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Times Publisher Puerner Steps Down

After a five-year tenure, he will be succeeded by Jeffrey M. Johnson, a longtime protege.

March 23, 2005|James Rainey | Times Staff Writer

John P. Puerner announced Tuesday he would step down as publisher of the Los Angeles Times to take what he called a "self-imposed career break," and Tribune Co. promptly named his longtime protege, Jeffrey M. Johnson, as publisher.

Johnson ascends to the top post at a newspaper that by many accounts thrived journalistically but stagnated financially during Puerner's five-year tenure, which began shortly after the Chicago-based media conglomerate bought out Times Mirror Co. in 2000.

In a note to employees Tuesday afternoon, Puerner, 53, described his decision to leave the company where he spent his entire professional career as strictly voluntary, although some of his top managers noted the increasing pressure he had been under to expand the paper's readership and to improve its bottom line.

In a meeting with the newspaper's editors Tuesday afternoon, the 45-year-old Johnson acknowledged that his long association with Puerner, dating back to their time as executives at the Orlando Sentinel in Florida, created "some emotional tugs going in different directions."

For The Record
Los Angeles Times Friday April 01, 2005 Home Edition Main News Part A Page 2 National Desk 1 inches; 44 words Type of Material: Correction
New publisher -- An article in Section A on March 23 said the new publisher of the Los Angeles Times, Jeffrey M. Johnson, was born in the Chicago area. Johnson was born in Fargo, N.D., but lived for much of his youth around Chicago.

Johnson added that he nonetheless was thrilled to be taking over at The Times, where he becomes the 11th publisher in the paper's 123-year history.

"I'm extremely excited and honored to be named publisher," Johnson said in an interview. "There is a recognition of the tremendous history here. I wouldn't have taken the position if I wasn't a huge believer in the organization and in the business of newspapers."

Johnson said he planned no immediate changes but rather to "build on the foundation" that he had helped establish in his previous post as executive vice president and general manager -- which gave him broad responsibilities in areas including advertising, operations, circulation, consumer sales, marketing, planning and technology.

"We have identified our key strategies as growing readership, managing the business in a smart way and providing good solutions to our advertisers," Johnson said. "And those are the long-term, enduring strategies that we plan to ... move on."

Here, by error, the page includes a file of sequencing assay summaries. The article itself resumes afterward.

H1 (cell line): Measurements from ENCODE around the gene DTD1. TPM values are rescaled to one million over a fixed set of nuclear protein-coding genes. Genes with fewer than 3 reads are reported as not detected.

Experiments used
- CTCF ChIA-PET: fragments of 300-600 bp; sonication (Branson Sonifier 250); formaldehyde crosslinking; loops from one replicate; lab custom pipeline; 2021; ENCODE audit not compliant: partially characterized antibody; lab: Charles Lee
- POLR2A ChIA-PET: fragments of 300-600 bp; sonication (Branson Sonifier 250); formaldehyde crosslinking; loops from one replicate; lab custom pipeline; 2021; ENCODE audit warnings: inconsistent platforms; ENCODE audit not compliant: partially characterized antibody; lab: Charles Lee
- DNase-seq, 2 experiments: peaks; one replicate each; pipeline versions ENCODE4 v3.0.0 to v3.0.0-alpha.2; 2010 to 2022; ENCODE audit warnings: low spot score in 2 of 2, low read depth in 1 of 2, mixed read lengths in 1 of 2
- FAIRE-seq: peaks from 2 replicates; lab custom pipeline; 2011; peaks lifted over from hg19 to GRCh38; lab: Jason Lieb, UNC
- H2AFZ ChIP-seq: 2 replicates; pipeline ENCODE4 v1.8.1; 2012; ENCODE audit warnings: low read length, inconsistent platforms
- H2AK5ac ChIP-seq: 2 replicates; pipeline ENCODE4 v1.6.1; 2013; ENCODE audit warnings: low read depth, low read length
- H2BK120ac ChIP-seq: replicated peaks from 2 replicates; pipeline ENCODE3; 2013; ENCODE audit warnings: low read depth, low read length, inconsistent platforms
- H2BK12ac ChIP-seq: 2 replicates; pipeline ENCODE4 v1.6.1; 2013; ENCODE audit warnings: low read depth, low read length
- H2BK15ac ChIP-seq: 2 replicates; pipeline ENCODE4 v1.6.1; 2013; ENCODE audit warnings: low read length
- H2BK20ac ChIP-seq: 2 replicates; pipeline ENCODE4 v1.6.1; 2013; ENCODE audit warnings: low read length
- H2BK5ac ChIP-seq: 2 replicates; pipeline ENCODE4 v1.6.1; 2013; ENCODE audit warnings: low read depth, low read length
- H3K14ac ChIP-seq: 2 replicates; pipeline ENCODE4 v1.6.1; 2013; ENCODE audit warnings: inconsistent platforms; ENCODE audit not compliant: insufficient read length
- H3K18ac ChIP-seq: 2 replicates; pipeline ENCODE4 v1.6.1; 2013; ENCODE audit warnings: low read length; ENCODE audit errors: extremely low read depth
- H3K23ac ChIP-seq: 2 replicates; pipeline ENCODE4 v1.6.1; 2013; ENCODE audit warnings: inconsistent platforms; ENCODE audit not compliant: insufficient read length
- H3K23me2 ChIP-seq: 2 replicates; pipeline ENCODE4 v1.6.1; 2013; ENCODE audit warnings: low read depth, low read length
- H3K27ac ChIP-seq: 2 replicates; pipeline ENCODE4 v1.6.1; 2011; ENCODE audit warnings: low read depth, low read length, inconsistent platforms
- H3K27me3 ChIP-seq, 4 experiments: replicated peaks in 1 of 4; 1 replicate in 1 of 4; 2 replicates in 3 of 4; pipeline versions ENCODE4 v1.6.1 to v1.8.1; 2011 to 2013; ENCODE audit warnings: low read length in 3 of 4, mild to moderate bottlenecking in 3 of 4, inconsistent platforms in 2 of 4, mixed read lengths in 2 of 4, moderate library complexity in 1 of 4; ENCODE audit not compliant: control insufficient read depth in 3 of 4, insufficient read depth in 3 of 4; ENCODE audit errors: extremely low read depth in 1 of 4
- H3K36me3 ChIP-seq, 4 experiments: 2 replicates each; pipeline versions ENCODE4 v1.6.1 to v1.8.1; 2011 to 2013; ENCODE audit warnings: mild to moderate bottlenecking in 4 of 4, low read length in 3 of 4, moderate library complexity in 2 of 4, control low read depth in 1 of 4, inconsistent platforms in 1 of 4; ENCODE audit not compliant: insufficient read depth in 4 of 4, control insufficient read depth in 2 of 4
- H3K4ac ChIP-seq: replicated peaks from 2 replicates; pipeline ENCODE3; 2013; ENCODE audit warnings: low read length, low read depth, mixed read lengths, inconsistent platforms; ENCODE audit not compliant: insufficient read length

Although Johnson officially starts his job June 1, Puerner told executives in a meeting Tuesday afternoon that the new publisher in effect would take charge immediately, and that he himself would stay on through May to help with the transition.

The management shift at The Times comes on the heels of a change at Tribune Co. late last year, when longtime newspaperman, novelist and journalism commentator Jack Fuller was replaced as head of the company's publishing group by Scott Smith, who has a background in strategic planning, acquisitions and investment.

Similarly, the shift from Puerner to Johnson in Los Angeles marks the ascension of a publisher whose primary training was in business, rather than one who began with an interest in journalism. Puerner had worked for his college paper at the University of Colorado, and enjoyed telling audiences that he had only pursued a business degree as a way of working in a business that he loved -- newspapers.

During Puerner's tenure, the newspaper won 11 Pulitzer prizes, its greatest sustained showing with America's top journalism prize. The company expanded its press facilities to print more advertising and editorial content in color. It opened a new daily newsroom in Riverside to cover the Inland Empire, while closing community news editions that failed to make money. California section columnist Steve Lopez and Editorial and Opinion Editor Michael Kinsley -- two provocative new voices -- arrived during Puerner's five years.

The daily circulation of The Times dropped from 1,018,000 in 2000 to 902,000 last year, as the newspaper gave up joint sales efforts with Spanish-language La Opinion and cut-rate promotions that had lured new, but not necessarily dedicated, readers.

The 2000 Tribune takeover and Puerner's leadership brought a period of relative calm to The Times, which in the previous six years had gone through three publishers. Before that, there had been six publishers in the previous 112 years, all members of the extended Chandler family, or named with the family's blessing to run a newspaper long associated with Southern California's boom times.

Puerner's predecessor, Kathryn M. Downing, left under a cloud that followed the revelation that the newspaper had shared revenues from a special edition of the Sunday magazine with the operators of Staples Center. Journalists considered that an ethical lapse that breached a sacrosanct line between a newspaper's business and editorial operations.

Several of the senior managers who met with Puerner in the publisher's conference room Tuesday said he became misty-eyed as he described his decision to leave the newspaper. The publisher spoke of his pride in The Times' record while he was at the helm, noting that prize-winning journalism had been accomplished while still managing to expand the profit margin -- by 3 percentage points, according to a company spokesman.

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